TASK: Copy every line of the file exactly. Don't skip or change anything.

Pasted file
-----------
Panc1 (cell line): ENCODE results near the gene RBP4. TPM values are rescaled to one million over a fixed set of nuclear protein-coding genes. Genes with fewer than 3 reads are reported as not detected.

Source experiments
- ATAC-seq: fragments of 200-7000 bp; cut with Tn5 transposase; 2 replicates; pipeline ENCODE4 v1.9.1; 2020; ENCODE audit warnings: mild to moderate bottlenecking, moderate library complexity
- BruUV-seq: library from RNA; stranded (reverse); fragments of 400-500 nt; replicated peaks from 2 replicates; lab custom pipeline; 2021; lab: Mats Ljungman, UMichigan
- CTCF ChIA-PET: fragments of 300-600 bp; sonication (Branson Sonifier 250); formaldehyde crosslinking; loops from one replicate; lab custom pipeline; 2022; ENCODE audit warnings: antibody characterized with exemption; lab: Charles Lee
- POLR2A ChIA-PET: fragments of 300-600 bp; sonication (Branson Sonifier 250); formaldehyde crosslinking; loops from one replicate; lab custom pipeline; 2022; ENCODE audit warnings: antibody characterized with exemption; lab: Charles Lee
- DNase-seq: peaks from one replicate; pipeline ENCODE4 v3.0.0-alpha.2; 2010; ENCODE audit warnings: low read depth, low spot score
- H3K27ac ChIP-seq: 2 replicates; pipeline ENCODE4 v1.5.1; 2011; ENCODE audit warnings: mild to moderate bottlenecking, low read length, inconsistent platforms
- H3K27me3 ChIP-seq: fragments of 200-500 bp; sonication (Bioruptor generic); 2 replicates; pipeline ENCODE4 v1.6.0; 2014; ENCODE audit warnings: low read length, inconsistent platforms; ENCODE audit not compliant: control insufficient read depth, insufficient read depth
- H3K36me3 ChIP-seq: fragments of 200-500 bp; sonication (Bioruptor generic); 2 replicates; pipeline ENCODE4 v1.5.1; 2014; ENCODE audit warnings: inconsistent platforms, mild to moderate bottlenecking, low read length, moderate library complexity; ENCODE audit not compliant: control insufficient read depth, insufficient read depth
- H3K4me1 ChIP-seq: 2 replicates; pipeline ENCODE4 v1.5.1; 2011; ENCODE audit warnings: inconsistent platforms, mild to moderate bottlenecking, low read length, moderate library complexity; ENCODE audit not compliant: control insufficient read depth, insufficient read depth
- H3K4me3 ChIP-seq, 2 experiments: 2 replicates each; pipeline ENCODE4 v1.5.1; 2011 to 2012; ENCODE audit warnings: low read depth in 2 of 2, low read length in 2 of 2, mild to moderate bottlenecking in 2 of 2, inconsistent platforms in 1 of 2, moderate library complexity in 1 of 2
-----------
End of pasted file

Panc1 (cell line): ENCODE results near the gene RBP4. TPM values are rescaled to one million over a fixed set of nuclear protein-coding genes. Genes with fewer than 3 reads are reported as not detected.

Source experiments
- ATAC-seq: fragments of 200-7000 bp; cut with Tn5 transposase; 2 replicates; pipeline ENCODE4 v1.9.1; 2020; ENCODE audit warnings: mild to moderate bottlenecking, moderate library complexity
- BruUV-seq: library from RNA; stranded (reverse); fragments of 400-500 nt; replicated peaks from 2 replicates; lab custom pipeline; 2021; lab: Mats Ljungman, UMichigan
- CTCF ChIA-PET: fragments of 300-600 bp; sonication (Branson Sonifier 250); formaldehyde crosslinking; loops from one replicate; lab custom pipeline; 2022; ENCODE audit warnings: antibody characterized with exemption; lab: Charles Lee
- POLR2A ChIA-PET: fragments of 300-600 bp; sonication (Branson Sonifier 250); formaldehyde crosslinking; loops from one replicate; lab custom pipeline; 2022; ENCODE audit warnings: antibody characterized with exemption; lab: Charles Lee
- DNase-seq: peaks from one replicate; pipeline ENCODE4 v3.0.0-alpha.2; 2010; ENCODE audit warnings: low read depth, low spot score
- H3K27ac ChIP-seq: 2 replicates; pipeline ENCODE4 v1.5.1; 2011; ENCODE audit warnings: mild to moderate bottlenecking, low read length, inconsistent platforms
- H3K27me3 ChIP-seq: fragments of 200-500 bp; sonication (Bioruptor generic); 2 replicates; pipeline ENCODE4 v1.6.0; 2014; ENCODE audit warnings: low read length, inconsistent platforms; ENCODE audit not compliant: control insufficient read depth, insufficient read depth
- H3K36me3 ChIP-seq: fragments of 200-500 bp; sonication (Bioruptor generic); 2 replicates; pipeline ENCODE4 v1.5.1; 2014; ENCODE audit warnings: inconsistent platforms, mild to moderate bottlenecking, low read length, moderate library complexity; ENCODE audit not compliant: control insufficient read depth, insufficient read depth
- H3K4me1 ChIP-seq: 2 replicates; pipeline ENCODE4 v1.5.1; 2011; ENCODE audit warnings: inconsistent platforms, mild to moderate bottlenecking, low read length, moderate library complexity; ENCODE audit not compliant: control insufficient read depth, insufficient read depth
- H3K4me3 ChIP-seq, 2 experiments: 2 replicates each; pipeline ENCODE4 v1.5.1; 2011 to 2012; ENCODE audit warnings: low read depth in 2 of 2, low read length in 2 of 2, mild to moderate bottlenecking in 2 of 2, inconsistent platforms in 1 of 2, moderate library complexity in 1 of 2